Where do we as adults place concepts like wealth and poverty? Well, roughly speaking, somewhere between Scrooge McDuck’s fantasy billions and mendicant possessions. In other words, the ranking of both poverty and wealth is relative: absolute and perceived poverty versus affluence, income or even wealth millionaires.
In addition, there are official definitions of poverty, such as those given by the World Bank. According to this definition, one can speak of absolute poverty when a person has less than 1.90 dollars a day at his or her disposal.
For many of us, both extreme ends of the income scale are hardly tangible. And if we as adults already have problems with this, what about our children? How can poverty and wealth be explained in a way that children understand and – even more difficult – how do we answer our children’s questions about whether we are rich or poor as a family?
Just getting by on income?
A look in the fridge, the wardrobe, the children’s room, the garage or the garden: most of us will say that we have enough to enjoy every day happily, healthily and well-fed. Rather, some of us will even tend to realise that we actually have too much of one thing or another here and there.
Of course, two cars, hoovers, three boxes of building blocks and two holidays a year do not necessarily make us or our children millionaires. Equally, we don’t have to fear for our existence if we only have one mobile home, no garage or only a small living room.
In other words, we make a good living with our income and are neither poor nor rich. Even if these exclusion coordinates do not always help children to understand whether they are rich or poor as a family, the “somewhere in between” at least represents an initial orientation, optionally accompanied by a certain relief or disappointment.
I would like to explain more concretely
As far as the child-friendly definition of wealth is concerned, the legendary cartoonist Carl Barks has fortunately given us a child-friendly example: Scrooge McDuck, the richest drake in the world, and his regular bath in his store of gold coins – a proverbial overflow of money.
Besides Scrooge McDuck, there are other, more real examples of what wealth and luxury can look like:
- We can ask our child to imagine that instead of one, he or she would have seven beds, one for each day and the Sunday bed twice as big. Of course, a child normally only needs one bed. To own seven of them means wealth and above all luxury, that is, to own something beyond an average level without really needing it for living.
- It is the same with poverty: if you have to share a bed or even a single toy with your brother or sister because there is not enough money to buy two beds or two toys, you are probably quite poor.
So basically it’s about putting poverty and wealth in concrete relation to the child’s perception:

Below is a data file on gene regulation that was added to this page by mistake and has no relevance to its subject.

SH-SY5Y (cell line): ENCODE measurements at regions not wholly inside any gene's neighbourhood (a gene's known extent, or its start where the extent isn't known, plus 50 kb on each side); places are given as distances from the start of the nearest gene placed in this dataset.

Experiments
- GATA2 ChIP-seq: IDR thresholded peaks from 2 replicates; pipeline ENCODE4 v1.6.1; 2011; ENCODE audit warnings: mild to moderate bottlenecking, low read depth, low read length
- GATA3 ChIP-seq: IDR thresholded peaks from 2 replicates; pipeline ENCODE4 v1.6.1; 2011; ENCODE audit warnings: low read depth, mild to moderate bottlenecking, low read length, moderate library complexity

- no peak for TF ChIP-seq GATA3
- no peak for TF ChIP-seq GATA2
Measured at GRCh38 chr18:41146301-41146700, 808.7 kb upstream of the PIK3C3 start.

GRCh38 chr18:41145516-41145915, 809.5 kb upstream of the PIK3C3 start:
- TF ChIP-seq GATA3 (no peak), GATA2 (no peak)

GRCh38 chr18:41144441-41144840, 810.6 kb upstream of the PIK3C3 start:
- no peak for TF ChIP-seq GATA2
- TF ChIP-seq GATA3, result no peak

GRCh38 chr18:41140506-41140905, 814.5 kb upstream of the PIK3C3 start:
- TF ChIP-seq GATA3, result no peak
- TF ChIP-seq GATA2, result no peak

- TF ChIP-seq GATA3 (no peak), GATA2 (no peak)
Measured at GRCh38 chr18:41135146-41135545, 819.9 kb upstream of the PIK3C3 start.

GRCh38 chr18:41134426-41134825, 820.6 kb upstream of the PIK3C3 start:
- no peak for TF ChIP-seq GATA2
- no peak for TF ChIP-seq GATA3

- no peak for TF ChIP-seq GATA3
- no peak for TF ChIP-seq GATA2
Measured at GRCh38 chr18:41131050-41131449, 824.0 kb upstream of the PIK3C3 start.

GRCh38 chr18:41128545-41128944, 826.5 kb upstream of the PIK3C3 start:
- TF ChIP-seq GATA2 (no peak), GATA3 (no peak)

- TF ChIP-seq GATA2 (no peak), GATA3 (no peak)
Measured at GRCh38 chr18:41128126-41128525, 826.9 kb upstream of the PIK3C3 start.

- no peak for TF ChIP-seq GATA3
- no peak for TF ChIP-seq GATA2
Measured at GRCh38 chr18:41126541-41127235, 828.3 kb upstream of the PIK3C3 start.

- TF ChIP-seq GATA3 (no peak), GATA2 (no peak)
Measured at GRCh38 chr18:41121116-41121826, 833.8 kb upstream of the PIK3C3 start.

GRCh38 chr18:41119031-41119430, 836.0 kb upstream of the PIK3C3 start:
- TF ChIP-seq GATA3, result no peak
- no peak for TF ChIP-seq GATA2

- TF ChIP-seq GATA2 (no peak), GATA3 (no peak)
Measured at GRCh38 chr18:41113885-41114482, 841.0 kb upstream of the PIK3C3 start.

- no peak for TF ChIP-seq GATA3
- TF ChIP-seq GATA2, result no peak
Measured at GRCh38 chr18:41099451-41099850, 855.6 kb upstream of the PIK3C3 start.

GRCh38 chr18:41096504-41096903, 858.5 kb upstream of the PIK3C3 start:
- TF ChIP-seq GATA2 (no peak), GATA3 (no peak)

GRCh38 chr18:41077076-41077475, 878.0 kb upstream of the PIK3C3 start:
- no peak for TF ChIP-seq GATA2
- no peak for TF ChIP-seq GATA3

- What do mum and dad earn?
- How much do the flat, the house, clothes, car(s), food and drink cost?
- How much is left at the end of the month to be able to afford what goes beyond basic needs such as housing, food and drink, for example a holiday?
Saving should also be discussed
Does saving really make you rich, and if not, what is the point of saving and postponing consumption in the first place? Saving plays a central role in explaining poverty and wealth in a child-friendly way.
After all, children can easily get the impression that if they save a lot, they will eventually be very rich, practically at the same rate as their piggy banks and savings accounts fill up and possibly become even fuller and fuller through interest.
That this is not necessarily the case and that saving sometimes goes hand in hand with making sacrifices and postponing purchases is the downside of the gold coin. On the other hand, this is also a good starting point to show that saving also has its shades: it does not necessarily make you rich, but on the other hand it can also represent a nest egg and thus prevent poverty, at least to a certain extent.
Poor, rich, relative
Poverty and wealth only function as pairs of opposites. There are many contrasts and shades of grey in both directions. In this sense, we can explain to our children that we may not be able to take our joint bathing trip in our Goldtaler store, but that we have something to eat, drink and wear every day, and that there are people who do not have exactly that.
We should explain to our children what child poverty is, because after all, it affects almost 3 million children and youths and thus about one fifth of the minors in Germany. Children and young people whose parents can afford neither (larger) children’s birthdays or presents nor school trips, excursions or a larger flat. This does not necessarily mean that we have defined poverty exactly, but it does mean that we have classified it in a comprehensible way.
That’s what it’s all about – and a sense of tact. After all, poverty triggers feelings of shame, especially among children. Hardly anyone wants to talk about it. We should also convey this to our children when we try to explain to them what poverty means.
Conversely, quite a few are of the opinion that wealth also means responsibility. And this, finally, is part of the definition of what being rich means, among other things.
According to a recent study, it is or would be important to be rich for only just under a quarter of men and not even a fifth of women in Germany. In many other European countries, these figures are over 30 and up to 40 percent.
Moreover, only about half of the German population (about 50 percent) feels that it is worthwhile to be rich, whereas three years ago it was just under 70 percent.
We do not know why the value of wealth has declined to this extent. But we hope that the pursuit of money and gold coins has been replaced by spending time with one’s own children. After all, such moments are the only value that increases everything else.